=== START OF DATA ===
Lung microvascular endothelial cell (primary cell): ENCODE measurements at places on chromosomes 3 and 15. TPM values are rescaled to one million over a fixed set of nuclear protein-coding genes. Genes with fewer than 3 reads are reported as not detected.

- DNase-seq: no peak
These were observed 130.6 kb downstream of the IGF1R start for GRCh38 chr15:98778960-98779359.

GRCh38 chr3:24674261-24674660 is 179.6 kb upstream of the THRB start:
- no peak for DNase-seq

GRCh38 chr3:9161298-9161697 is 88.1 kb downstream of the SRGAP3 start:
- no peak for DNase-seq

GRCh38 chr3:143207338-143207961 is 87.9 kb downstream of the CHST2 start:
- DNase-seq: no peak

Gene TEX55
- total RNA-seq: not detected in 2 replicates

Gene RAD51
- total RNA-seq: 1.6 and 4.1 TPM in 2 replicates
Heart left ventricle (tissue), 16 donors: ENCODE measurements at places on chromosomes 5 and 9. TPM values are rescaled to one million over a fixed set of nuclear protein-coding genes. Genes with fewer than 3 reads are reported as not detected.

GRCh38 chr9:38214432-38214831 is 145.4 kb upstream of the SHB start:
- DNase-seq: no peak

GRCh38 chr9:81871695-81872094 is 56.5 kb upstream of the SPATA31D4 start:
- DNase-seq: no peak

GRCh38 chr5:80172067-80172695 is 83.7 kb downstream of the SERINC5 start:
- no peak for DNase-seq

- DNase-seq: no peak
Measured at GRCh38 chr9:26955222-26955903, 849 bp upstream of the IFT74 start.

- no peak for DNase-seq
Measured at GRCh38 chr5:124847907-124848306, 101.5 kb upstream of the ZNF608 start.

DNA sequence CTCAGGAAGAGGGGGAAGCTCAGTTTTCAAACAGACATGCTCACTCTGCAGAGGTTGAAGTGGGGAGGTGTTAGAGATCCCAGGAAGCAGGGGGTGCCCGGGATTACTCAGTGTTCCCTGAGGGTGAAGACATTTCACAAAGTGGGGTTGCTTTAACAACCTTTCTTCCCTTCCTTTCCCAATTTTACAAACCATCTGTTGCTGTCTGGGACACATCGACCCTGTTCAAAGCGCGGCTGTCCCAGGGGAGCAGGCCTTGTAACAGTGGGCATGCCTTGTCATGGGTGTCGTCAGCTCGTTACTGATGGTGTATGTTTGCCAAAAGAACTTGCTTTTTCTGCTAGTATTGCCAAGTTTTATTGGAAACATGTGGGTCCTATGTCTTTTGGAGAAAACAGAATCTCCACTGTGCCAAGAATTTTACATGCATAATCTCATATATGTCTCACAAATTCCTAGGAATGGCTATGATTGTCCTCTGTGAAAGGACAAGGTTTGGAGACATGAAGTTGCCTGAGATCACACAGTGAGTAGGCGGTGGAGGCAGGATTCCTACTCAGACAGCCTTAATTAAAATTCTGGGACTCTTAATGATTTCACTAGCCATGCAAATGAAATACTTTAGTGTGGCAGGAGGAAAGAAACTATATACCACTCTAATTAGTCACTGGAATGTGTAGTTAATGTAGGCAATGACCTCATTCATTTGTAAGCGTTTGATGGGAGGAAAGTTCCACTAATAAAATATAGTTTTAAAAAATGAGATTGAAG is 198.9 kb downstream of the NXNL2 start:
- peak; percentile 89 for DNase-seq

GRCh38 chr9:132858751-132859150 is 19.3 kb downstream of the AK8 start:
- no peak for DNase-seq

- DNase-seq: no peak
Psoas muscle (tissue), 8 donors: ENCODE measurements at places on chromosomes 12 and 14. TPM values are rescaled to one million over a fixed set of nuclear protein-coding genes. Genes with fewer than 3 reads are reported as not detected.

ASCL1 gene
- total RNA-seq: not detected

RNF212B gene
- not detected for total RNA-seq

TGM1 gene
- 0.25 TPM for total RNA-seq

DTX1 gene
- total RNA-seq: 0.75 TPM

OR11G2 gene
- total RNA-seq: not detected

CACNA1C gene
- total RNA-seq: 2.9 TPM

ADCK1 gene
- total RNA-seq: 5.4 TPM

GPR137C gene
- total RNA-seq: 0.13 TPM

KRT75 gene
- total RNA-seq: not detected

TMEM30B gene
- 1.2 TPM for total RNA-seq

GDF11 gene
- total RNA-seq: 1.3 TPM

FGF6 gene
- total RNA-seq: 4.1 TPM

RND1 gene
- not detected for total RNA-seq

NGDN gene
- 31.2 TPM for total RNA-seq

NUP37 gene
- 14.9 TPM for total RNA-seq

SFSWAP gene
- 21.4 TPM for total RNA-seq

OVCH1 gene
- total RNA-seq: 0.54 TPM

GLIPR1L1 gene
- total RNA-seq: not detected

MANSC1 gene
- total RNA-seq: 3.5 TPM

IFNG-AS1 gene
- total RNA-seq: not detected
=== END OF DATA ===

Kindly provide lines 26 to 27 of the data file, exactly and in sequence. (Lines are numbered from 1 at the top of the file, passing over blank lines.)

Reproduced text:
- peak; percentile 89 for DNase-seq

GRCh38 chr9:132858751-132859150 is 19.3 kb downstream of the AK8 start: